I wanted to wait to write a review until I had something substantive to say—something coming from experience in the seat. I have now kayaked on still and wind-waved lakes and still and moving rivers. I have paddled with and without the washboards, with and without the rudder. I have inflated and deflated, folded and unfolded. I have, in short, used the Neris Smart Pro single. If you think you might like this boat, I think you will.
The most important observation to share is that it displays great quality and workmanship and good design. You will not be disappointed by its durability. For lack of experience, I was concerned about how it would fare on sand-bottomed shallow rivers, rocky riffles, or encountering submerge branches. I would not drag it to the water, as I had none with my previous, heavier, plastic boat (an Old Town Next), but I have no concerns for damaging it in whatever river conditions you might paddle. I had paddled a folding kayak before—an old Folbot Super from the 70s that survives to this day. There is little reason to doubt that the Neris will have an even longer life.
As for design, some observations are obvious. It is hybrid of a folding and inflatable boat. The experience of paddling it is much like the experience of paddling a good folder. The floor is the same flexible membrane pushed into its final shape by the combination of the aluminum framework and pressure of the water outside. You can push down against the floor and it moves. Because of its large Inflated sponsons it is quicker to assemble than traditional foldables. But, obviously, inflated sponsons take space. It is simply smaller inside than a similar-sized hardshell boat or folder. Given its length, this does not mean that it lacks cargo carrying capacity needed for camping, but is much narrower inside than its beam. The sponsons, with their rounded tops also produce a sense—perception more than reality--of the sides being low. Canoe seats are available for it, but I imagine that with them you’d feel more like you were paddling on the boat than in it.
I do not have the Velcro-attached deck and spray skirt of the Expedition model. I like how the openness allows me to move my legs and bend my knees. In this, it feels similar to a sit-on-top, though drier than sit-on-tops I’ve used. However, except when the rudder is attached, it lacks foot braces, unless your legs are just the right length to use one of the frame members. I use a drybag or a floating cushion to serve the purpose. Or I use the rudder with its steering bar, which is not usually necessary if the boat is in good trim. The rudder becomes important, though, in moving water with tight turns. The Neris Pro tracks well and turning tightly by paddle alone takes effort. In fast-moving conditions, it takes time you might not always have. The rudder helps. The boat is certainly capable of handling whitewater, as long as your goal is to travel along it and not to play in it as the water rushes past.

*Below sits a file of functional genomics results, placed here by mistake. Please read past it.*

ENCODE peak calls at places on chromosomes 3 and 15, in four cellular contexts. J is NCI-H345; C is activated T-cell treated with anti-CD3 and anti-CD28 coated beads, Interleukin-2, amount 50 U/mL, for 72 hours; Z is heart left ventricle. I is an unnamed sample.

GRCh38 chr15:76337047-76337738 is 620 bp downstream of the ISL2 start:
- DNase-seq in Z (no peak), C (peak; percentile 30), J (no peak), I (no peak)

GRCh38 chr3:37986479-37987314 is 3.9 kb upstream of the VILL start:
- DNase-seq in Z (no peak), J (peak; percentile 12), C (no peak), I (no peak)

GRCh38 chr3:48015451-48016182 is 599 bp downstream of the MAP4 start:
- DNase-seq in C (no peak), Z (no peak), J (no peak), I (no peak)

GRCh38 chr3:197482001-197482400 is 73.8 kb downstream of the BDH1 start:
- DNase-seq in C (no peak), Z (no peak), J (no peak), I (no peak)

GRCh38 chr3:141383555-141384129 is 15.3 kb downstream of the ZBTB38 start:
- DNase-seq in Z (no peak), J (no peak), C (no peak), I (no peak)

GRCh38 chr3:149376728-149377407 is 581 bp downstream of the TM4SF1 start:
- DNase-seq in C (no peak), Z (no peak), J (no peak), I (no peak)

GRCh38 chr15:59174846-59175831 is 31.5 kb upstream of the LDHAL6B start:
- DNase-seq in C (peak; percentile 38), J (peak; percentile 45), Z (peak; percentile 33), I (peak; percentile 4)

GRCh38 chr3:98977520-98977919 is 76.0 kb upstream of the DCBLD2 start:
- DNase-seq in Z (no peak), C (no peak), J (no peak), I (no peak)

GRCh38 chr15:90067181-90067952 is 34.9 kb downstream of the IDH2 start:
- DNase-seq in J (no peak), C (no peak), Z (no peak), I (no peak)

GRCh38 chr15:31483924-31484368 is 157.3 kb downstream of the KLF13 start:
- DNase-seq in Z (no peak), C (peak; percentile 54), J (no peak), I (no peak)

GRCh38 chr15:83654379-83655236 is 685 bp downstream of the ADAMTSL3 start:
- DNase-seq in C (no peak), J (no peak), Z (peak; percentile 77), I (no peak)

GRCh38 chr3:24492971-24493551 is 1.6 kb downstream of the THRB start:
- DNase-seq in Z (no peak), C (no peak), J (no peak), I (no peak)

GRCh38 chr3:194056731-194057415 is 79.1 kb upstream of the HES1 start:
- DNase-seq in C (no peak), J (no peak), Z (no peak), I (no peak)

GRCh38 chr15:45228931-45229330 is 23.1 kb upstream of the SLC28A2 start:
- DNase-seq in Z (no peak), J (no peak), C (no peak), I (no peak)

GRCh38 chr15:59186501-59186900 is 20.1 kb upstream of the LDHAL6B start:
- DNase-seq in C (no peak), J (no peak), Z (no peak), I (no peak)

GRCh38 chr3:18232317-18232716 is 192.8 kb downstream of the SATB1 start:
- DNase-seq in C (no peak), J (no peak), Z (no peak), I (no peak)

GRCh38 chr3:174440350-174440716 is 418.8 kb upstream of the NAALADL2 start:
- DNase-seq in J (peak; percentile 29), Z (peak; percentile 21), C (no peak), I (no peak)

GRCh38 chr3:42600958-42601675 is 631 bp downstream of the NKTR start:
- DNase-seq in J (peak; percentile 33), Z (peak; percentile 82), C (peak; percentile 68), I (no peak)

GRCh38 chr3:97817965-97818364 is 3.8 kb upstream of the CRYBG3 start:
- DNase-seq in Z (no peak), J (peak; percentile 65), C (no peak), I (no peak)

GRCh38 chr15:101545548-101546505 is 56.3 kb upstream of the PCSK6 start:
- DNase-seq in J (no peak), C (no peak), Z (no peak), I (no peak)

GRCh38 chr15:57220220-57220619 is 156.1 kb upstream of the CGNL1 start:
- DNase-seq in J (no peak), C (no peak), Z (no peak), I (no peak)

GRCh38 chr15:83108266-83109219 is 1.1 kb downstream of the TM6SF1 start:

For performance, the craft is up to snuff. It glides well and handles wind and waves. For seating comfort, it is first rate with a good backrest and adjustable-firmness inflated seat, though past a certain age that I have past, it is a little challenging to find the best way to get out, which involves bringing your feet as close as you can, grabbing the washboards or the web-strap loop through which a washboard goes, and pulling yourself up to a standing position. The washboards are aluminum tubes that run along the top of the cockpit and reportedly add some more rigidity to the aluminum frame for extreme conditions. I have not noticed that there is enough flex without them to justify the additional time it takes to install them in any of the paddling I’ve done.
What the Neris Pro offers that hardshells don’t is flexibility. That flexibility takes two forms. First, it is inherently more portable. It is lighter, folds up smaller, and can be carried or stored in spaces that are a fraction of the length and volume of the assembled boat. It’s also easier to get to places where your launch site is far from your parking spot. The backpack bag is large for a backpack, but much more manageable than a water-ready kayak. The U.S. version comes with a second bag for carrying the frame, seat, rudder assembly and pump, which is a very good idea. The flexibility of foldability comes at less of a price than I expected: Assembly without the rudder and washboards takes only a little more time than untying and unloading a hardshell from the top of a vehicle and getting it to the water. With washboards and rudder, one person can have it from the bag to assembled in 20 minutes, without racing. The net result is that you will probably use it more. You can carry in it your car so that you can paddle if you have a chance, instead of making sure you’ve got the time before loading a boat on top. And the paddling experience is not compromised. It feels different from a hardshell boat, but not inferior. The second flexibility the Neris Pro offers is that it can be used as either a single or a double. As a single it is a pretty big boat, but it does not feel like you are trying to solo in a double, wishing for a second paddler, as was my experience with the Folbot Super. As a double it is not spacious, but it is not cramped. As long as the paddlers are coordinated so they don't knock each other's blades, it does double duty just fine.
As I mentioned, the Neris Pro single replaced my Old Town Next. I prefer it. It is lighter, faster, tracks better, and does everything the Old Town did. But most of all I have come to appreciate how much portable it is as a foldable, and how that promotes its use.